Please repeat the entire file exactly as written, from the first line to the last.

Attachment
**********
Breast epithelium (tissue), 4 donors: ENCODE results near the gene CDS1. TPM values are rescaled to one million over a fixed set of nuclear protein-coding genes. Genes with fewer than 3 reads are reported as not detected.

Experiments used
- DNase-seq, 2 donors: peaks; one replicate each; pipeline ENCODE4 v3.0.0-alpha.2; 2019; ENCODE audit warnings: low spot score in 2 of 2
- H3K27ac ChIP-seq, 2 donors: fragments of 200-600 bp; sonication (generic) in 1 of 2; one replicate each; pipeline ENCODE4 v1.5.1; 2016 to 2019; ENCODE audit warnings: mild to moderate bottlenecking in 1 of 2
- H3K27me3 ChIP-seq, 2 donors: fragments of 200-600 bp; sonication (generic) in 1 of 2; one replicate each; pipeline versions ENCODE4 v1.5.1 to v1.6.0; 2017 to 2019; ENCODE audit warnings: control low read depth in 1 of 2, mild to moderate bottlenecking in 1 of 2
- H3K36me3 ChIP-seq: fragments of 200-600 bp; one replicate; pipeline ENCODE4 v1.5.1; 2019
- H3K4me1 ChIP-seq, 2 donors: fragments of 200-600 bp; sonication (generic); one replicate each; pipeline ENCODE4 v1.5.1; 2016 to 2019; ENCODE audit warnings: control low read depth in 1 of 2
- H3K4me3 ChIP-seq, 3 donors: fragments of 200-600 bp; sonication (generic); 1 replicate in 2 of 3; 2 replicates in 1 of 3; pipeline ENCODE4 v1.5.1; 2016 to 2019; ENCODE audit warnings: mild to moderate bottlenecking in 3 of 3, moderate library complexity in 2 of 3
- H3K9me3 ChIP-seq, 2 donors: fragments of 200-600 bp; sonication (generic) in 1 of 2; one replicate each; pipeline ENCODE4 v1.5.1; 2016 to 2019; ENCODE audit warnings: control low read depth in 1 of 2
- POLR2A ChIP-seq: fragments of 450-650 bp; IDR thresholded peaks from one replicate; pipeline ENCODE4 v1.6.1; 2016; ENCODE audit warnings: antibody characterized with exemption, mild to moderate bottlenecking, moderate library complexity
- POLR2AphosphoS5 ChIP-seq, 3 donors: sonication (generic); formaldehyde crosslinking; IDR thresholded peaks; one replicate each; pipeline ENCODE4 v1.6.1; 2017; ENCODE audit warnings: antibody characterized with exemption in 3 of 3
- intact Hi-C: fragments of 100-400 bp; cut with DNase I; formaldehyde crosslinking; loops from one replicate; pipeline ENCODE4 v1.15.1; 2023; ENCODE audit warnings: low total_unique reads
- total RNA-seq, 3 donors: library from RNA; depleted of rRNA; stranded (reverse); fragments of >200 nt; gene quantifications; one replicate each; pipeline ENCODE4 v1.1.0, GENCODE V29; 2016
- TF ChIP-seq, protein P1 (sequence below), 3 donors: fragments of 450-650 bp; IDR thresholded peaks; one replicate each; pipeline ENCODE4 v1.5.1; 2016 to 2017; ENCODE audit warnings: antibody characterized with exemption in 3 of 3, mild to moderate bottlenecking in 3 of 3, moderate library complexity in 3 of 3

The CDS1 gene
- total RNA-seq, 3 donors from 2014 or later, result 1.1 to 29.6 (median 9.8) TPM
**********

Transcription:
Breast epithelium (tissue), 4 donors: ENCODE results near the gene CDS1. TPM values are rescaled to one million over a fixed set of nuclear protein-coding genes. Genes with fewer than 3 reads are reported as not detected.

Experiments used
- DNase-seq, 2 donors: peaks; one replicate each; pipeline ENCODE4 v3.0.0-alpha.2; 2019; ENCODE audit warnings: low spot score in 2 of 2
- H3K27ac ChIP-seq, 2 donors: fragments of 200-600 bp; sonication (generic) in 1 of 2; one replicate each; pipeline ENCODE4 v1.5.1; 2016 to 2019; ENCODE audit warnings: mild to moderate bottlenecking in 1 of 2
- H3K27me3 ChIP-seq, 2 donors: fragments of 200-600 bp; sonication (generic) in 1 of 2; one replicate each; pipeline versions ENCODE4 v1.5.1 to v1.6.0; 2017 to 2019; ENCODE audit warnings: control low read depth in 1 of 2, mild to moderate bottlenecking in 1 of 2
- H3K36me3 ChIP-seq: fragments of 200-600 bp; one replicate; pipeline ENCODE4 v1.5.1; 2019
- H3K4me1 ChIP-seq, 2 donors: fragments of 200-600 bp; sonication (generic); one replicate each; pipeline ENCODE4 v1.5.1; 2016 to 2019; ENCODE audit warnings: control low read depth in 1 of 2
- H3K4me3 ChIP-seq, 3 donors: fragments of 200-600 bp; sonication (generic); 1 replicate in 2 of 3; 2 replicates in 1 of 3; pipeline ENCODE4 v1.5.1; 2016 to 2019; ENCODE audit warnings: mild to moderate bottlenecking in 3 of 3, moderate library complexity in 2 of 3
- H3K9me3 ChIP-seq, 2 donors: fragments of 200-600 bp; sonication (generic) in 1 of 2; one replicate each; pipeline ENCODE4 v1.5.1; 2016 to 2019; ENCODE audit warnings: control low read depth in 1 of 2
- POLR2A ChIP-seq: fragments of 450-650 bp; IDR thresholded peaks from one replicate; pipeline ENCODE4 v1.6.1; 2016; ENCODE audit warnings: antibody characterized with exemption, mild to moderate bottlenecking, moderate library complexity
- POLR2AphosphoS5 ChIP-seq, 3 donors: sonication (generic); formaldehyde crosslinking; IDR thresholded peaks; one replicate each; pipeline ENCODE4 v1.6.1; 2017; ENCODE audit warnings: antibody characterized with exemption in 3 of 3
- intact Hi-C: fragments of 100-400 bp; cut with DNase I; formaldehyde crosslinking; loops from one replicate; pipeline ENCODE4 v1.15.1; 2023; ENCODE audit warnings: low total_unique reads
- total RNA-seq, 3 donors: library from RNA; depleted of rRNA; stranded (reverse); fragments of >200 nt; gene quantifications; one replicate each; pipeline ENCODE4 v1.1.0, GENCODE V29; 2016
- TF ChIP-seq, protein P1 (sequence below), 3 donors: fragments of 450-650 bp; IDR thresholded peaks; one replicate each; pipeline ENCODE4 v1.5.1; 2016 to 2017; ENCODE audit warnings: antibody characterized with exemption in 3 of 3, mild to moderate bottlenecking in 3 of 3, moderate library complexity in 3 of 3

The CDS1 gene
- total RNA-seq, 3 donors from 2014 or later, result 1.1 to 29.6 (median 9.8) TPM